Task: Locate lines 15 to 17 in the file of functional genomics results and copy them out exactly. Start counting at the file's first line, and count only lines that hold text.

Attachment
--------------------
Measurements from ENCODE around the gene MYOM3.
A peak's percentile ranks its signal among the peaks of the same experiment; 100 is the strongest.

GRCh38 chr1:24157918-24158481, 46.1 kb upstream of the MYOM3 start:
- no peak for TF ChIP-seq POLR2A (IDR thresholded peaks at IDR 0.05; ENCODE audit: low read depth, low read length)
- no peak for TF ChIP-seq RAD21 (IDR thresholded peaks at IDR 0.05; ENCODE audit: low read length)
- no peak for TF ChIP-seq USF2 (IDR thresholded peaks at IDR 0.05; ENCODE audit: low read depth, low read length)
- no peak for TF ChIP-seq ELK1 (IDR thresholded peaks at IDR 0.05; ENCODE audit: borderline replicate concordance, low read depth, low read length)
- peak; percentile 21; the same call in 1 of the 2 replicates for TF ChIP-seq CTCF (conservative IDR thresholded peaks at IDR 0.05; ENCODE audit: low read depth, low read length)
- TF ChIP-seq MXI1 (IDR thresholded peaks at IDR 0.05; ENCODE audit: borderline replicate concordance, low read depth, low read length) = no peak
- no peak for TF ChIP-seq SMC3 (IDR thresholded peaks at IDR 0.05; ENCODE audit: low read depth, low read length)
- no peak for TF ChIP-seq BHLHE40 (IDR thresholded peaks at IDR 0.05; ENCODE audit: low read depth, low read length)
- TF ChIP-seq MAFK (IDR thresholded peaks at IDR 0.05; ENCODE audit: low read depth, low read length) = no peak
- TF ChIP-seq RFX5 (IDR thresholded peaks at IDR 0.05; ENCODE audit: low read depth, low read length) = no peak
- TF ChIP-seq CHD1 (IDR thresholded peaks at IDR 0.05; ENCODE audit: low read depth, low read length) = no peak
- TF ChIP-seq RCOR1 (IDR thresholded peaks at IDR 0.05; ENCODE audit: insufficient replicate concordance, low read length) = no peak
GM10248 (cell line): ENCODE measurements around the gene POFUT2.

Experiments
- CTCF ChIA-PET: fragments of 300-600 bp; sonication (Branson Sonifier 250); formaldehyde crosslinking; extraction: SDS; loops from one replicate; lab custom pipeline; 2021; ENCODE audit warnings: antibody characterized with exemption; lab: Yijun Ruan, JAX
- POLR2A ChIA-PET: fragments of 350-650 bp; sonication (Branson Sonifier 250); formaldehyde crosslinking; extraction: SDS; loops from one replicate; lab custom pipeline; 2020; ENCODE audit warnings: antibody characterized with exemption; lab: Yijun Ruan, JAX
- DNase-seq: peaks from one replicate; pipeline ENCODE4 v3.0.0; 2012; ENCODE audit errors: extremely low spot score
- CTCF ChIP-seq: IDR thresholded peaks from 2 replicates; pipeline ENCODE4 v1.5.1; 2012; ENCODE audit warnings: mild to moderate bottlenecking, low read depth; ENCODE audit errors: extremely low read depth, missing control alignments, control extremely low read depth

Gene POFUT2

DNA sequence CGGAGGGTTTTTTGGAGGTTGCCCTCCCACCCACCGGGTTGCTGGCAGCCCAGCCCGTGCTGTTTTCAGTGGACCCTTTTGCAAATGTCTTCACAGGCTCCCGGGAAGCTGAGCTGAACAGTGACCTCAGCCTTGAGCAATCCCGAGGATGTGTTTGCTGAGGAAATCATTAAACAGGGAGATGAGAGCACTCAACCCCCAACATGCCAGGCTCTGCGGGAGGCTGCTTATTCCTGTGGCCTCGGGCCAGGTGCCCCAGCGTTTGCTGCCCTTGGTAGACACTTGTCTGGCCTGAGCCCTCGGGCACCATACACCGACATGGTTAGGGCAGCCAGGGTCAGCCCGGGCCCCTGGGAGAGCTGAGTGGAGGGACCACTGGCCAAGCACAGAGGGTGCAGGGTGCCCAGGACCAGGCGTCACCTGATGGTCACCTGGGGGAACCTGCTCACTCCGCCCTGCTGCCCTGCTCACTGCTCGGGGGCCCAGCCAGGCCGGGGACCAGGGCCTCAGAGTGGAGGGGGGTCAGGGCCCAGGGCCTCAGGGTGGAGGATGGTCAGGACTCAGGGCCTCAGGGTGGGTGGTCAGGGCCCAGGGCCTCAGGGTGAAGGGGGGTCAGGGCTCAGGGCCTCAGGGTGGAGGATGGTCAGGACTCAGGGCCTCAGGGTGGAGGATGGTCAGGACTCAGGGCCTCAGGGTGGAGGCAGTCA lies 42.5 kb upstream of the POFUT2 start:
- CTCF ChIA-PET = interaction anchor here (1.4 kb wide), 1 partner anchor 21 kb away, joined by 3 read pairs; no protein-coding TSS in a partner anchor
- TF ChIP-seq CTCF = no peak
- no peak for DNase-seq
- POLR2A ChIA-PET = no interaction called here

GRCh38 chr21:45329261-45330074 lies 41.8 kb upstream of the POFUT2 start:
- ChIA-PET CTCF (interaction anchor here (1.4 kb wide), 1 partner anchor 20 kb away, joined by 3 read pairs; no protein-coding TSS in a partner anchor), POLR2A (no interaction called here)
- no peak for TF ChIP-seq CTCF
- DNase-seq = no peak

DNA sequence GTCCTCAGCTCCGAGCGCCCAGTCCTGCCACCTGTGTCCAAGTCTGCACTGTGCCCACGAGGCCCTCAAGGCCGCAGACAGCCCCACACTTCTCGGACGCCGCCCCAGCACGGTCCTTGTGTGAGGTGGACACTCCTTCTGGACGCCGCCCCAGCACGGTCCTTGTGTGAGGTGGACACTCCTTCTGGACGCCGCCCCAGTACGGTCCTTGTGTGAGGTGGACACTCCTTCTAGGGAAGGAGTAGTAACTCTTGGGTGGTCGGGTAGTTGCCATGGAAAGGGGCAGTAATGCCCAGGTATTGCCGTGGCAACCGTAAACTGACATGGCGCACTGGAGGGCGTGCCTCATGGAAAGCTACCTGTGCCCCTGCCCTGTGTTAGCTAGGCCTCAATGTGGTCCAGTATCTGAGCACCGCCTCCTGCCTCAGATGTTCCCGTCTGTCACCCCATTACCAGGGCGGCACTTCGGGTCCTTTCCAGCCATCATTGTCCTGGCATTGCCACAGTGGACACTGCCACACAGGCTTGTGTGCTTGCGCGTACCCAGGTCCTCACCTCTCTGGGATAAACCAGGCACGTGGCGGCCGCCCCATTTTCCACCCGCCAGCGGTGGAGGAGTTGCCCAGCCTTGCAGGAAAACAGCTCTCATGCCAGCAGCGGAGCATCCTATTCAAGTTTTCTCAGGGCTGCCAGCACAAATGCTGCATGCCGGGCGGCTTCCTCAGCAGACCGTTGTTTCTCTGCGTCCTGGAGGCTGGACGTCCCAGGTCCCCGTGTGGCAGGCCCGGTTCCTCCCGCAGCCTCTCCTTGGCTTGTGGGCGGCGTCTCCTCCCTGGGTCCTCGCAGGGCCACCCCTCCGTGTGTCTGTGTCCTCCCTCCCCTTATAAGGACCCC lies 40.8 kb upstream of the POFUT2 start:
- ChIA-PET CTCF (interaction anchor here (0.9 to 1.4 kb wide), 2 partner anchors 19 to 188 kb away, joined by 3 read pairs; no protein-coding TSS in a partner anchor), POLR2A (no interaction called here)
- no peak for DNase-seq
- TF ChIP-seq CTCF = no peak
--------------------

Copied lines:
- TF ChIP-seq RCOR1 (IDR thresholded peaks at IDR 0.05; ENCODE audit: insufficient replicate concordance, low read length) = no peak
GM10248 (cell line): ENCODE measurements around the gene POFUT2.

Experiments